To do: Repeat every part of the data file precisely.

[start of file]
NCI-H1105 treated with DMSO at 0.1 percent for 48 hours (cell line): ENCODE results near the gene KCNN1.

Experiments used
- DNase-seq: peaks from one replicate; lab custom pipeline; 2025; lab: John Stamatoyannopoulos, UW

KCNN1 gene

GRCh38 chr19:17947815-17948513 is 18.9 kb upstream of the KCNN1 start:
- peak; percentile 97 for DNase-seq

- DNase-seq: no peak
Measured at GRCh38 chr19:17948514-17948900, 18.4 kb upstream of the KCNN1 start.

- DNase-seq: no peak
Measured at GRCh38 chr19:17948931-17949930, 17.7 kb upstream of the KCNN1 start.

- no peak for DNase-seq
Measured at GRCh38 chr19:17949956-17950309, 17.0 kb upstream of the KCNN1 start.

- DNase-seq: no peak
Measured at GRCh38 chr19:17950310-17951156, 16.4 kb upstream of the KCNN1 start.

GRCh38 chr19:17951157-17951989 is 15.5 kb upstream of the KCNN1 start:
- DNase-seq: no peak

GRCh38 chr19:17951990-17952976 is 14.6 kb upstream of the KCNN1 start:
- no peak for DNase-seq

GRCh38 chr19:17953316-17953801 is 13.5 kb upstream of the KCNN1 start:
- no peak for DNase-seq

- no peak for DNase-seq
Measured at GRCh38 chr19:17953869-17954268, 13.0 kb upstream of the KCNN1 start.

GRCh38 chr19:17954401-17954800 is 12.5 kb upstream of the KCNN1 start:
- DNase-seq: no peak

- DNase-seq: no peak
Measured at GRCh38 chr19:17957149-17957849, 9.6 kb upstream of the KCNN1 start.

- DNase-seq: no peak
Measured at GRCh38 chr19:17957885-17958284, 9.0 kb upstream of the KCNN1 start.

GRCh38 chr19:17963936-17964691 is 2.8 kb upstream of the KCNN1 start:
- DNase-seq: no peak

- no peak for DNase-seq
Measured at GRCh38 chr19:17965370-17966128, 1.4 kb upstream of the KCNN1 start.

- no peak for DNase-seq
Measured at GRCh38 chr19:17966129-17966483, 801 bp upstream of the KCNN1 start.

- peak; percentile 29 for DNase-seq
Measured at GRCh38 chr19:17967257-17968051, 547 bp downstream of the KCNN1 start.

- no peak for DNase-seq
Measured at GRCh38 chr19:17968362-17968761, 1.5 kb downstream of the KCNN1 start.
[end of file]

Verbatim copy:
NCI-H1105 treated with DMSO at 0.1 percent for 48 hours (cell line): ENCODE results near the gene KCNN1.

Experiments used
- DNase-seq: peaks from one replicate; lab custom pipeline; 2025; lab: John Stamatoyannopoulos, UW

KCNN1 gene

GRCh38 chr19:17947815-17948513 is 18.9 kb upstream of the KCNN1 start:
- peak; percentile 97 for DNase-seq

- DNase-seq: no peak
Measured at GRCh38 chr19:17948514-17948900, 18.4 kb upstream of the KCNN1 start.

- DNase-seq: no peak
Measured at GRCh38 chr19:17948931-17949930, 17.7 kb upstream of the KCNN1 start.

- no peak for DNase-seq
Measured at GRCh38 chr19:17949956-17950309, 17.0 kb upstream of the KCNN1 start.

- DNase-seq: no peak
Measured at GRCh38 chr19:17950310-17951156, 16.4 kb upstream of the KCNN1 start.

GRCh38 chr19:17951157-17951989 is 15.5 kb upstream of the KCNN1 start:
- DNase-seq: no peak

GRCh38 chr19:17951990-17952976 is 14.6 kb upstream of the KCNN1 start:
- no peak for DNase-seq

GRCh38 chr19:17953316-17953801 is 13.5 kb upstream of the KCNN1 start:
- no peak for DNase-seq

- no peak for DNase-seq
Measured at GRCh38 chr19:17953869-17954268, 13.0 kb upstream of the KCNN1 start.

GRCh38 chr19:17954401-17954800 is 12.5 kb upstream of the KCNN1 start:
- DNase-seq: no peak

- DNase-seq: no peak
Measured at GRCh38 chr19:17957149-17957849, 9.6 kb upstream of the KCNN1 start.

- DNase-seq: no peak
Measured at GRCh38 chr19:17957885-17958284, 9.0 kb upstream of the KCNN1 start.

GRCh38 chr19:17963936-17964691 is 2.8 kb upstream of the KCNN1 start:
- DNase-seq: no peak

- no peak for DNase-seq
Measured at GRCh38 chr19:17965370-17966128, 1.4 kb upstream of the KCNN1 start.

- no peak for DNase-seq
Measured at GRCh38 chr19:17966129-17966483, 801 bp upstream of the KCNN1 start.

- peak; percentile 29 for DNase-seq
Measured at GRCh38 chr19:17967257-17968051, 547 bp downstream of the KCNN1 start.

- no peak for DNase-seq
Measured at GRCh38 chr19:17968362-17968761, 1.5 kb downstream of the KCNN1 start.